It has been dubbed, “the widow maker,” and yet it is still in use by an estimated 1,000 workers at an Alabama shipyard. Per RevealNews.org, employees at Mobile’s Austal USA Shipyard continue to use a dangerous, modified version of a saw blade because of its availability and affordability, despite the fact that it has injured more than 53 workers at the shipyard within a relatively short span.
Used to cut and mold aluminum, the tool has been the subject of scrutiny for some time now, with the company’s own lead safety manager referring to it as, “an accident waiting to happen.” Originally designed to cut straight lines through metal, Austal officials redesigned the miller tool so that it would cut rounded edges into metal. The tool remains in use by about a quarter of the company’s workforce, despite internal records demonstrating the company had knowledge of its dangers dating as far back as 2011.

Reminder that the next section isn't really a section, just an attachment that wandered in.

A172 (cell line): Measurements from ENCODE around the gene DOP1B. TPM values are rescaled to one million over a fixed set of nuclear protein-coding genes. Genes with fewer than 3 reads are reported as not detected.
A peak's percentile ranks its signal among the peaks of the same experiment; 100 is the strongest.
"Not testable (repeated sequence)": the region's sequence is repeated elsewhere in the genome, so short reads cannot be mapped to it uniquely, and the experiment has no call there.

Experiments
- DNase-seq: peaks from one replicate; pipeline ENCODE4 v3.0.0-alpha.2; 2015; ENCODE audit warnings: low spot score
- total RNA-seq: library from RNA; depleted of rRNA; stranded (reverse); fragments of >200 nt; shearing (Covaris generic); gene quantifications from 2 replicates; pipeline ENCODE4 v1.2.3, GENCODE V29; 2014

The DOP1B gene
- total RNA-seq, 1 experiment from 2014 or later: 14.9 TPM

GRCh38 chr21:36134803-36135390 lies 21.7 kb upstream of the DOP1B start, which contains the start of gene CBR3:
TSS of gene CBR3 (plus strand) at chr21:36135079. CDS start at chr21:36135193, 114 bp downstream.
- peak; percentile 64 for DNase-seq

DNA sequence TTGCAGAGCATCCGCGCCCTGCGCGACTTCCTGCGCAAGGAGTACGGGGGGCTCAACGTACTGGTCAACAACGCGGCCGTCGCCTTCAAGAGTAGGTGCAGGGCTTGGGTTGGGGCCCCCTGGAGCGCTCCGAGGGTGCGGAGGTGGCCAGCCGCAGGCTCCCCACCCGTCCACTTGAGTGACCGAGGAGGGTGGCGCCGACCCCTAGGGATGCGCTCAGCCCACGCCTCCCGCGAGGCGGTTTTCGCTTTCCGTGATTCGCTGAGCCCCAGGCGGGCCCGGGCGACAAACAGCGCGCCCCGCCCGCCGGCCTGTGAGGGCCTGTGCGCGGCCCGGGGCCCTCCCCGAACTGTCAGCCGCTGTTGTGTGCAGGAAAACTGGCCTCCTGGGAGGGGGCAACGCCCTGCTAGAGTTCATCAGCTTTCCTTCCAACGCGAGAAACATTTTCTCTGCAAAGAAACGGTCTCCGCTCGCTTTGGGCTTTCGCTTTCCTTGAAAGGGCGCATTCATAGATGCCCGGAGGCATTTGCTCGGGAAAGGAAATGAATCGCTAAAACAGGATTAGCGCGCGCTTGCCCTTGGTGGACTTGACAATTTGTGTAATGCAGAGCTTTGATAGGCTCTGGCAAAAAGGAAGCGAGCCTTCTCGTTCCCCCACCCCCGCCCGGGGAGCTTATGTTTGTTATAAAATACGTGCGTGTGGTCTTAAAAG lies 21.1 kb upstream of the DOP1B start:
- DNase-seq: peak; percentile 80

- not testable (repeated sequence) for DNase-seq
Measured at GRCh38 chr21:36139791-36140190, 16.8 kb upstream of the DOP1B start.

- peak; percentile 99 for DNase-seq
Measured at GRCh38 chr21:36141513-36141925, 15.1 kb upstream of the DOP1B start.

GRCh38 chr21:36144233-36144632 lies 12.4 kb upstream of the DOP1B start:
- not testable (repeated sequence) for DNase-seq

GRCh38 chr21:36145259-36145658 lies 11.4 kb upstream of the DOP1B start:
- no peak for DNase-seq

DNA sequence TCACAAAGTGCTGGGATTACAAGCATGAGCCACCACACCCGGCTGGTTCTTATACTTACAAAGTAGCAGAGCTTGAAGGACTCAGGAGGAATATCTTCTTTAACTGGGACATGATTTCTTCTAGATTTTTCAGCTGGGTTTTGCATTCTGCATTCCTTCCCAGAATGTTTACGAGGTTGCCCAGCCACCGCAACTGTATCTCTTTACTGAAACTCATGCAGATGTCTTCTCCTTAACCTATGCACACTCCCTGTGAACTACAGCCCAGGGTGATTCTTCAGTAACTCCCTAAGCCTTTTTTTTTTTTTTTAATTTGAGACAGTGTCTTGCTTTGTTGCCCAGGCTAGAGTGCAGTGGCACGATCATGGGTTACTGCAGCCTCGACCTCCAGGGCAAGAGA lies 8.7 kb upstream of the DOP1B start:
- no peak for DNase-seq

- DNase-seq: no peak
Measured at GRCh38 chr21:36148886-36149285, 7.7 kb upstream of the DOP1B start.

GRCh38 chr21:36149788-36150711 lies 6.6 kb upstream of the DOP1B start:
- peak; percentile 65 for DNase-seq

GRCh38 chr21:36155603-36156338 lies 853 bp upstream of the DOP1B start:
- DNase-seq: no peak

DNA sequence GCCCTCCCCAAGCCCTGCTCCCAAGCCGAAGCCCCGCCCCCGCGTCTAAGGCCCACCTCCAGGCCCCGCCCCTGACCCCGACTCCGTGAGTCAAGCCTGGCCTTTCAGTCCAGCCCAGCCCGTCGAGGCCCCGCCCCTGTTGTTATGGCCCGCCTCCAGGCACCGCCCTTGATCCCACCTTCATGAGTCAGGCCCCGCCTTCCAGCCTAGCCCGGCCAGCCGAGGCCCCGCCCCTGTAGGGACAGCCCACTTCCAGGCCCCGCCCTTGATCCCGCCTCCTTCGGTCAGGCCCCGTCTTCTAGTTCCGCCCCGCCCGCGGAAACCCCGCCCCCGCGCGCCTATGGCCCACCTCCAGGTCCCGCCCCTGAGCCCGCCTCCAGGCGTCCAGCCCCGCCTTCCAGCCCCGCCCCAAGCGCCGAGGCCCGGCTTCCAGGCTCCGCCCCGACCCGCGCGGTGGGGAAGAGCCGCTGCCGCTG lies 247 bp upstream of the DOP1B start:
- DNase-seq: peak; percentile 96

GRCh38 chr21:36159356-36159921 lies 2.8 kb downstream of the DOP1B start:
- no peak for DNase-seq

Additionally, AL.com reports that Austal has already faced fines in excess of $60,000 relating to the tool and the injuries it caused, among them lacerations and amputations, though the company is currently appealing the sanctions. Many of those harmed by the tool suffered injuries to their faces, arms and necks.
While Austal appeals its fines, it also faces a lawsuit filed by present and former employees who allege company safety managers were aware of the dangers associated with the tool, but that they made employees use it anyway. The tool’s supplier and manufacturer, too, are included in the lawsuit.